But you are not considering the cost of living in those same places. The anxiety of those letters in the article is very well justified. The probability to fall into homelessness is much higher than what we'd like to believe. Go help in a soup kitchen or a shelter and get your dose of reality before labeling all these people you don't know lazy and entitled.

I think you quickly reach a point where you can't move boxes anymore for health reasons. Hard work has a tendency to wear on the body.

Another problem is that while you are busy moving boxes, you can't look for a job that actually suits your skills. Sure, it beats starving, but "just do any job" might not actually be the best career advice in every situation.

Having a job makes it so much easier to find another job. Even if you are slopping out the John in McDonald's, your self-esteem and, most importantly, your <i> ability to get things done</i> is much higher.

Of course, there is the difficulty of finding time to apply for other jobs to weigh it against, but I think the balance tips the other way.

Speaking from experience? How do you interview at company X while you are flipping burgers?

Yes, speaking from a hell of a lot of experience, being both employed and unemployed.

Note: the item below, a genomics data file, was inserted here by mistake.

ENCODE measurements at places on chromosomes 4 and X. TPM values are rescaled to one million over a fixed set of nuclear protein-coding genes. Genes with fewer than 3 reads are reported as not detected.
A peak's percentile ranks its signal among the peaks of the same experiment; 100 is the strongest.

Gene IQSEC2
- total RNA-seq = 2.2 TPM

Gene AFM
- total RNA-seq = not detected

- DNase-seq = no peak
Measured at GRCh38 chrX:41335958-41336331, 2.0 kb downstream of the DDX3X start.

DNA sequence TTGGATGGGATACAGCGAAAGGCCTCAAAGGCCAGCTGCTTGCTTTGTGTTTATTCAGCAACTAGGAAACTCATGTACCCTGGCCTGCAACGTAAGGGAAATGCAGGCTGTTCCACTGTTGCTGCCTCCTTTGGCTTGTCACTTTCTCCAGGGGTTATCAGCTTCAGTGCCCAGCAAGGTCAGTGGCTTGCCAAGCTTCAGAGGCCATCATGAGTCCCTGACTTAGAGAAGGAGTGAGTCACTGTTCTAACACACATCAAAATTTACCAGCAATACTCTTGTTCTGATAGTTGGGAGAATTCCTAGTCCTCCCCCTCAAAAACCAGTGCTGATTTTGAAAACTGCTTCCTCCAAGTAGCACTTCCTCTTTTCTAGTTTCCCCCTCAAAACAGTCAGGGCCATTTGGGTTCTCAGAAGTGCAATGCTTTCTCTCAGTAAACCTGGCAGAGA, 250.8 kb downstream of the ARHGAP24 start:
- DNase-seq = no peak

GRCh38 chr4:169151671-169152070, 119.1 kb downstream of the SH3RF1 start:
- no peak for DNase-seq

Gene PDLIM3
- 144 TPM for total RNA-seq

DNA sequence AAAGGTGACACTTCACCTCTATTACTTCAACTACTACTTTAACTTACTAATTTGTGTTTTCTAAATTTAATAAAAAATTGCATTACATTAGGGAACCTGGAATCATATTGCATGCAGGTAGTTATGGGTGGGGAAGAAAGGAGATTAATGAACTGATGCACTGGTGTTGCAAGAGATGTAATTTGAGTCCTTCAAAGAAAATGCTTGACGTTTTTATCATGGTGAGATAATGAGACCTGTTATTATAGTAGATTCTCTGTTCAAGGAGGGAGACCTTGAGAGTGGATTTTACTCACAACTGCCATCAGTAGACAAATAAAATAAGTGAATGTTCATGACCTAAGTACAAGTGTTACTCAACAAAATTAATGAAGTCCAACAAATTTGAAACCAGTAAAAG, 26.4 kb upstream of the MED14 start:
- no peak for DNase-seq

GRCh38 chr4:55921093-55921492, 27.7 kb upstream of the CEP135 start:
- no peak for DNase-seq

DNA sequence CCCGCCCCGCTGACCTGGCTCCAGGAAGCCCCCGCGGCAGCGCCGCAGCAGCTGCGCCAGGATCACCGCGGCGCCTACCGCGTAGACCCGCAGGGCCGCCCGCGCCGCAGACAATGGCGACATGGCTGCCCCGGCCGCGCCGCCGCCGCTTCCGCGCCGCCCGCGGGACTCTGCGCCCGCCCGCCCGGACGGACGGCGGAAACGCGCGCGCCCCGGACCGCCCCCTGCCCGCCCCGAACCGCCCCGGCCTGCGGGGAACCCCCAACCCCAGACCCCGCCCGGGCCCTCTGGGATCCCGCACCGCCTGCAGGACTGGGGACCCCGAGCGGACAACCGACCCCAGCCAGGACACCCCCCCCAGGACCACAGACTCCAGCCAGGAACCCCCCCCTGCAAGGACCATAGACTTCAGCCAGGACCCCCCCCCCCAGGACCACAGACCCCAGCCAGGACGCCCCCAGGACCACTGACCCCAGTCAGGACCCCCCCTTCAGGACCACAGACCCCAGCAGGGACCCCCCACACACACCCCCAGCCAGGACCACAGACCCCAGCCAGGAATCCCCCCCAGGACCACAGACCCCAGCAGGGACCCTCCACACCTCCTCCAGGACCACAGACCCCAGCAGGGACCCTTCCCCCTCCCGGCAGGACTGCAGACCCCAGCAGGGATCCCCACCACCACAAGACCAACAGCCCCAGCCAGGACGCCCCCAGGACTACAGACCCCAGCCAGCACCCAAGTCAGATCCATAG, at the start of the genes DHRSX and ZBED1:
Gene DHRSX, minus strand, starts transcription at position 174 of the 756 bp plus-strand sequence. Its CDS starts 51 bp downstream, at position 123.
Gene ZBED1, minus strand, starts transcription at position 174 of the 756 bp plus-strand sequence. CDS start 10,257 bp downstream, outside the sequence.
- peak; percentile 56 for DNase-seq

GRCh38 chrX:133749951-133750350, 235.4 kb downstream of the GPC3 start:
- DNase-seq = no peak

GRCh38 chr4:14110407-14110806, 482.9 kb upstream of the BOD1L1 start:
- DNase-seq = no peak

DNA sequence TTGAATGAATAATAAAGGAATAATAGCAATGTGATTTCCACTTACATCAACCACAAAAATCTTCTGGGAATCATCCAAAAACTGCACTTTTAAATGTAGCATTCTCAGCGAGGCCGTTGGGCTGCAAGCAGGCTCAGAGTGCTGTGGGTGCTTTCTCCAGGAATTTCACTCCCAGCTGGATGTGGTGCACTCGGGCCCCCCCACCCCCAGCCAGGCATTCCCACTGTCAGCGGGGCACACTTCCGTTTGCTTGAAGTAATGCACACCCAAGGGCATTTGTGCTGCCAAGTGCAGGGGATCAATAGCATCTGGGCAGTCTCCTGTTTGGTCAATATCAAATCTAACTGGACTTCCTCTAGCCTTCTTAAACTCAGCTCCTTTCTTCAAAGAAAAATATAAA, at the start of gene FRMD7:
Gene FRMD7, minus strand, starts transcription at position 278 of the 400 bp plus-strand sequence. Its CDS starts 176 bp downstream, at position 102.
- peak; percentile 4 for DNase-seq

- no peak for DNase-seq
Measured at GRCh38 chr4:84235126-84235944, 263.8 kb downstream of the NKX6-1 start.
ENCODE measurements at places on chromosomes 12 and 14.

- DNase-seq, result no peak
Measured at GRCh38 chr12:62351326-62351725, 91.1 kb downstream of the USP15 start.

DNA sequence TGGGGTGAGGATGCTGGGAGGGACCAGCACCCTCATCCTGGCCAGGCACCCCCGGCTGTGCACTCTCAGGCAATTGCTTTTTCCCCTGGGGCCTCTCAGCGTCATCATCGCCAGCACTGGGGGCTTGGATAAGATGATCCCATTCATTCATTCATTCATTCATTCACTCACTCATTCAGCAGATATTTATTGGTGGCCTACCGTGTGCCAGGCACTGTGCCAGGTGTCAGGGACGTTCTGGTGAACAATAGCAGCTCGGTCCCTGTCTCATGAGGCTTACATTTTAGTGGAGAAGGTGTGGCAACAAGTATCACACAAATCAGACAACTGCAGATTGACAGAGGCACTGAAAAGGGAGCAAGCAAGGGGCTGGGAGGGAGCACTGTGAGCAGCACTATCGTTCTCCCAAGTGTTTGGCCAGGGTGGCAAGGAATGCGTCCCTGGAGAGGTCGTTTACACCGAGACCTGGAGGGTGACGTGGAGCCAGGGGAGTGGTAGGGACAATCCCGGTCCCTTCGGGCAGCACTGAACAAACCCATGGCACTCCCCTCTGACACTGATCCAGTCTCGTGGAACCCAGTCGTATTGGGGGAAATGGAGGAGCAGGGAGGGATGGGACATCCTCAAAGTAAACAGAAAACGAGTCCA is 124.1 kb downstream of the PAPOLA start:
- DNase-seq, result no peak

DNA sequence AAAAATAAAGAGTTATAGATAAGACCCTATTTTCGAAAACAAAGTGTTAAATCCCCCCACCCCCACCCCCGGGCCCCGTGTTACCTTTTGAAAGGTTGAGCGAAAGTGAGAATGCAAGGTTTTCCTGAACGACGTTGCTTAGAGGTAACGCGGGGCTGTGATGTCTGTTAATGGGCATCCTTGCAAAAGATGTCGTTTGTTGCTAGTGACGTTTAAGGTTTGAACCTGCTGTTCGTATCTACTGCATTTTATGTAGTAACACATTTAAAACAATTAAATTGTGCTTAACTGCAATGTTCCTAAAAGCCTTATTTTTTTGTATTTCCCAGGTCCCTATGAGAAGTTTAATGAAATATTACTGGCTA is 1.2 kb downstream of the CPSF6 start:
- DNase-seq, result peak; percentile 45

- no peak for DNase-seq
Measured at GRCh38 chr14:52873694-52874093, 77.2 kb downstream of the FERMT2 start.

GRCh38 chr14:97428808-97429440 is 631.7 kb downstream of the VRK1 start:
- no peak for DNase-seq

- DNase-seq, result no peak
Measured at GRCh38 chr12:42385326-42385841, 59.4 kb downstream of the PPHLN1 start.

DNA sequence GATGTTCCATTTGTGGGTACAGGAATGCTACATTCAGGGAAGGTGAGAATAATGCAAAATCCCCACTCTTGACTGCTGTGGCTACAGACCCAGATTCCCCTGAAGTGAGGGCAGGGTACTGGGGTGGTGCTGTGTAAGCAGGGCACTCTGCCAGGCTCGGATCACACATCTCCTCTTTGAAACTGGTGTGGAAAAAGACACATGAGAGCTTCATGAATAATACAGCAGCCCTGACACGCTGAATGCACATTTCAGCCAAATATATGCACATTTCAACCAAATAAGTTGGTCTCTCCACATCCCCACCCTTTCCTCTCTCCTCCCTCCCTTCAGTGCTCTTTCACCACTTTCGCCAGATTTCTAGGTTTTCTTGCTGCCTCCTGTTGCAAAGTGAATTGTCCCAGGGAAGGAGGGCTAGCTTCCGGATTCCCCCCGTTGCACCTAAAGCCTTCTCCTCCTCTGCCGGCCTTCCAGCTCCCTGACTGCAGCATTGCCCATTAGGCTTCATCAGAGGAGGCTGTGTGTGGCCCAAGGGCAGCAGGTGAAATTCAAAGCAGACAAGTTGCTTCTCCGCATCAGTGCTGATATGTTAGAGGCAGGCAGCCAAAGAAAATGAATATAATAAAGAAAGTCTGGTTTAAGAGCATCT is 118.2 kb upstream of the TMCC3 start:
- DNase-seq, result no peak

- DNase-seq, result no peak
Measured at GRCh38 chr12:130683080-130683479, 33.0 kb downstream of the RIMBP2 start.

I used to have a lot of appointments with the dentist when I was looking for a new job.

More recently, I just made them meet me outside office hours.

In fact, in a lot of professional companies they really would understand, "yeah, but I have a job to cover the bills so do you mind if I meet you at 6pm?"

You had dental insurance and "a lot of appointments with the dentist" while looking for a job? This was paid for by scrubbing toilets at McDonalds, or while on unemployment/just unemployed? Forgive me for being skeptical, but this doesn't match with my experience, nor the experience of anyone I know.

He claimed to have appointments with the dentists, but really he was meeting prospective employers.

I see. That still doesn't make sense while on break from a shift of cleaning toilets - that type of work makes it fairly difficult to break away from for any reason, and you're not going to be in the shape to meet up with a prospective desirable employer. Even low-level call center work, which I suppose you could call the lowest of white collar work, won't let you off for much - you'll get fired after accumulating a certain number of attendance points. Not to mention that someone in the position to ask for and accept these types of jobs can't really afford missing out on those hours of pay that come with.